[For the audio version of this homily, click here: Christ the King 2003]
Before Attorney General John Ashcroft was confirmed by the Senate back in 2001, he was publicly attacked by certain senators (the usual suspects) for his strong pro-life views. Some of you may remember this; it was “big news” at the time.
They also tried to discredit him for saying that he strives in his life to serve “no king but Jesus.”
Barry Lynn, head of the group that calls itself “Americans United for the Separation of Church and State,” was deeply offended by Ashcroft’s statement.
Members of the Anti-Defamation League were deeply offended.
Ted Kennedy and Patrick Leahy were deeply offended.
Are you offended? Ask yourself that question this morning.
But before you answer, let me read Ashcroft’s words in their proper context. What he actually said was (and here I quote), “A slogan of the American Revolution was the line, ‘We have no king but Jesus’.”
Joseph Farah, in a column he wrote at the time for WorldNetDaily, commented on this remark and said, “[Ashcroft’s statement] is 100 percent accurate. Colonial America rebelled against paying tribute to King George, saying they had ‘no king but Jesus.’”
Obviously some of our current civil leaders wouldn’t have fared too well in Colonial America!
Farah went on to write the following in his column:
“[This statement about the kingship of Jesus] was not only a slogan of the War for Independence, it was [also] the cornerstone of the philosophy that led to the Constitution, with its concepts of a limited federal government and separation of powers.
Not only did this slogan, ‘No king but Jesus,’ in many ways inspire the American vision of freedom and self-government, it is a slogan with a history that goes back to the First Century Church.
Let me remind you of this history.
Why were the first Christians crucified by Rome? Why were they fed to the lions in the Colosseum? Why were the Christians the major target of persecution by the Caesars?
The answer is simple and self-evident: Because they recognized no king but Jesus.
That simple idea was so threatening to the Caesars that Christians paid for it with their lives—by the hundreds of thousands. This was the second holocaust of the modern era—the first being the sacking of Jerusalem in 70 AD. And no one knows for sure just how many Christians were put to death. There are historical descriptions of Roman roadways being lighted by night by the burning corpses of crucified Christians—all because they would serve no king but Jesus.”
Why were the Caesars—and Pontius Pilate—and the senators who attacked John Ashcroft—so threatened by Jesus? Think about the things that Jesus said during his life here on earth: think about his teachings—“Love your enemies; do good to those who hate you; bless those who curse you. . . .Love your neighbor as yourself. . . .Forgive, as you have been forgiven.”
What is so subversive—what is so threatening—about teachings like those?
The answer is, “Nothing—unless you’re not interested in observing them.” Then, they are highly threatening!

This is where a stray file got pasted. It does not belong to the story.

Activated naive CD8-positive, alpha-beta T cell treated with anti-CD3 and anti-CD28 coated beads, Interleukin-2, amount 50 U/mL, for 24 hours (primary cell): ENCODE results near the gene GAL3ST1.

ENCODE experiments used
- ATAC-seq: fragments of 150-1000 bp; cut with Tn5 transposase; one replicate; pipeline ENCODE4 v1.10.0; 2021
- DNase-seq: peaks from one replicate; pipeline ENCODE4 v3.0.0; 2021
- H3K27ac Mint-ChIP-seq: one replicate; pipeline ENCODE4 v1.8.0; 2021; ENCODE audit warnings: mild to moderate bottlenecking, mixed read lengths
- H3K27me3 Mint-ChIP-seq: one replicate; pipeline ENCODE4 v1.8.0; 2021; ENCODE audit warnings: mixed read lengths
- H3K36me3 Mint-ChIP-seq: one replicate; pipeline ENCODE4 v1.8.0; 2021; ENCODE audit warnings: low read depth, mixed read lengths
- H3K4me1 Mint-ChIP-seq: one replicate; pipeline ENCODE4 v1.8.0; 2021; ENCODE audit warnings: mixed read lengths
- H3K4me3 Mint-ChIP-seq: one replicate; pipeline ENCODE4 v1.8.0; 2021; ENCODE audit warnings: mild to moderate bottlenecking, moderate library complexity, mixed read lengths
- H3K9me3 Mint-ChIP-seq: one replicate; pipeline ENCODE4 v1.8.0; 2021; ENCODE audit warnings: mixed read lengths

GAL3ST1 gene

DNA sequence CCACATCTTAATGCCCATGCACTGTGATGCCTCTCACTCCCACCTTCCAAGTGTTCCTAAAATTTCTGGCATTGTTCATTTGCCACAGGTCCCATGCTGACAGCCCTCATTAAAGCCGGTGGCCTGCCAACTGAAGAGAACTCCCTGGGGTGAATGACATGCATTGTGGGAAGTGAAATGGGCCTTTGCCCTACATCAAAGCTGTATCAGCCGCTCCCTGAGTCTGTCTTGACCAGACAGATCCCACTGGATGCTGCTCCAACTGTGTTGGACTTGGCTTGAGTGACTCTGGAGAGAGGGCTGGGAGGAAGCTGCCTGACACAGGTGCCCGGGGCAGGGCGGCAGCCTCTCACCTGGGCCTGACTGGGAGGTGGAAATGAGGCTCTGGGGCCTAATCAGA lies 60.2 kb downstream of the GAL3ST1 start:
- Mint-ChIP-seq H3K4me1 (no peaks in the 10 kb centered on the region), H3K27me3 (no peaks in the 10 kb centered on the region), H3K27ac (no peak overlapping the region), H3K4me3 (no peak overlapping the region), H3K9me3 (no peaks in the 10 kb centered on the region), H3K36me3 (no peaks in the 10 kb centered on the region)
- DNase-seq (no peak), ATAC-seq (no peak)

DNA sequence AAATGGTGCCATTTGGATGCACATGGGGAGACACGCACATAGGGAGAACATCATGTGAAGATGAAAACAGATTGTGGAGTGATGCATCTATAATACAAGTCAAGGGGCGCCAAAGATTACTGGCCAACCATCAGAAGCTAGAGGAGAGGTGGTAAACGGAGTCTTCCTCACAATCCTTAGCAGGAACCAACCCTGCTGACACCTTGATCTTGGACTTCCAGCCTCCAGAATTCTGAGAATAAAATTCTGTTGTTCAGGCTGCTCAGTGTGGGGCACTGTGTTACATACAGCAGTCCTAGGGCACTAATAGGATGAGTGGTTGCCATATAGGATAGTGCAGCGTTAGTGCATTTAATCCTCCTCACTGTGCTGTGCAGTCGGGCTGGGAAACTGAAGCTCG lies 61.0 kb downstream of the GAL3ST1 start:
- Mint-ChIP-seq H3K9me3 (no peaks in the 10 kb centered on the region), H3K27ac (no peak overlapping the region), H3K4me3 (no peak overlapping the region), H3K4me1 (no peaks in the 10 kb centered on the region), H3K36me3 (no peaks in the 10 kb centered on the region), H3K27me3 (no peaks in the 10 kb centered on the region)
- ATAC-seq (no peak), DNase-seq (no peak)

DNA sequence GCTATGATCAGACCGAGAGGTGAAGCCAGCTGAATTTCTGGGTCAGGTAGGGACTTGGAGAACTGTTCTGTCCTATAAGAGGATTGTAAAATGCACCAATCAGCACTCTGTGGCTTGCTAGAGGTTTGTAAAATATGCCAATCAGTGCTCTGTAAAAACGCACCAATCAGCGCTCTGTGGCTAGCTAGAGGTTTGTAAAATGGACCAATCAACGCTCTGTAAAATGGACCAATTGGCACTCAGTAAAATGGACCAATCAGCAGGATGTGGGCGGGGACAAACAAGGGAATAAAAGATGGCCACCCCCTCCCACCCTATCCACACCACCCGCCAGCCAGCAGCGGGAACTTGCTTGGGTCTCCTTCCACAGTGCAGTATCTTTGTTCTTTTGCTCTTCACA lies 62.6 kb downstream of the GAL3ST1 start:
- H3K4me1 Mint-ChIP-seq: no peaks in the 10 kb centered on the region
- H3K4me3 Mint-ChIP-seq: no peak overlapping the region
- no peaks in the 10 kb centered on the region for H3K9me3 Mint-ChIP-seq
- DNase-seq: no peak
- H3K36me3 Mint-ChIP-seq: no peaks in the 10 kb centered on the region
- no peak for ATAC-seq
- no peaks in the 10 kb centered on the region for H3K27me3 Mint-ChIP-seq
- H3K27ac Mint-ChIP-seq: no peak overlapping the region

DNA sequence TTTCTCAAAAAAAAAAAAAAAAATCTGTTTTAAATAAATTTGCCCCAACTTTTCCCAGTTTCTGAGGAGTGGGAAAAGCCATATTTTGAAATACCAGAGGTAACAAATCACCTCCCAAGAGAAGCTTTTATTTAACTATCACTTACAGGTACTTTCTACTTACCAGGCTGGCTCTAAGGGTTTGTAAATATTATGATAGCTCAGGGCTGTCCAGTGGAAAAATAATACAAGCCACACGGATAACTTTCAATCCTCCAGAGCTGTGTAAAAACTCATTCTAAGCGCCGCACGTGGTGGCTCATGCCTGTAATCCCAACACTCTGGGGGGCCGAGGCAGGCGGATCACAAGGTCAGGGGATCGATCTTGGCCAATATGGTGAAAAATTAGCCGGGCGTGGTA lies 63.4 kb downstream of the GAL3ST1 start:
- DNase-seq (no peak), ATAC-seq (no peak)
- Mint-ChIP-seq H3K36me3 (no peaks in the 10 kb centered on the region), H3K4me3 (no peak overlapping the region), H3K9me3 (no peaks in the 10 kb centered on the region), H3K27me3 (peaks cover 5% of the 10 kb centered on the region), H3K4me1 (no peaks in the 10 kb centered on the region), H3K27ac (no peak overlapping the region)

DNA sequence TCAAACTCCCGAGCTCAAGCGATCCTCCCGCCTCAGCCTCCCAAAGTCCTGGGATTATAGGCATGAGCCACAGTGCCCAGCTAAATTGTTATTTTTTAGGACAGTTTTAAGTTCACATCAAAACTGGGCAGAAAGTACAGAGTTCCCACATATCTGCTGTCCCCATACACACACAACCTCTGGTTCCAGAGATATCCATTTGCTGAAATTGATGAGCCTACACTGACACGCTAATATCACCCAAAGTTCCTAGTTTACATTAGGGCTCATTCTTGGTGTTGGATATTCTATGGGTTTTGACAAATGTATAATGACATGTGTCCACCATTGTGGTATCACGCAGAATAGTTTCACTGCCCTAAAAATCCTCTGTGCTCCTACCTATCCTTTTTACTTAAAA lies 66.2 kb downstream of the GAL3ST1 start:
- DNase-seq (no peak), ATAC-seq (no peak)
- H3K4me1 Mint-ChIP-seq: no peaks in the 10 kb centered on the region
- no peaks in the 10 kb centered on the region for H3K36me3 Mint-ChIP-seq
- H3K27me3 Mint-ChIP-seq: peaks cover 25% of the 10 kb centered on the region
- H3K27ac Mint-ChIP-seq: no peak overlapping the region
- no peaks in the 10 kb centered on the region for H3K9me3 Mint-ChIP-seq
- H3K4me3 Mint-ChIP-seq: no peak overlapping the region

Yes, it’s true, King Jesus is a loving, compassionate, merciful ruler. (And for that we should all be deeply grateful, because it means there’s always hope—even for the worst of sinners.) But he’s also a ruler who demands virtue—a ruler who requires holiness of his subjects (or at least he requires that his subjects be striving for holiness).
He doesn’t accept sin and evil, since he came into the world to destroy both.
Pontius Pilate was not interested in following the teachings of Jesus, and so he was threatened by our Lord.
He was not interested, for example, in loving his enemies and knowing the truth. As we heard in today’s Gospel text from John 18, he was only interested in keeping his political power.
The Caesars weren’t interested in forgiveness, they were interested in vengeance—and, as Joseph Farah reminds us, they had some very bloody methods of achieving that goal.
The sad reality is that most of the senators who opposed John Ashcroft’s confirmation as Attorney General were not interested in the teaching of Jesus that says, “Whatever you do to the least of my brothers and sisters, you do to me.” Rather, they were interested in keeping the killing of unborn babies legal in this country. They wanted Ashcroft out of the running, simply because he was pro-life.
Are you offended by the kingship of Jesus? I sincerely hope not, because the kingship of Jesus is really what heaven is all about!
In heaven, Jesus reigns completely, and his gospel of love rules eternally—thank God!
Which leads to the obvious question: If a person is offended by the kingship of Jesus Christ here on earth, wouldn’t he also be offended by heaven itself—since that’s the place where Jesus’ kingship is absolute?
Perhaps this explains (at least in part) why a totally loving God would actually send people to hell: it’s because he doesn’t want to offend them! He knows that putting them in heaven would cause them terrible distress (since they’d have to acknowledge Jesus as king for all eternity), and so he allows them—in the words of Scripture—to “go to their own place”—the place where someone else is master.
Lord Jesus Christ, Son of the living God, we ask you at this Mass to be our king. Take control of every thought, word, and deed. And by the power of your grace, change the hearts of those who are currently offended by your kingship in any way, so that we will all rejoice together someday, in your eternal and glorious kingdom. Amen.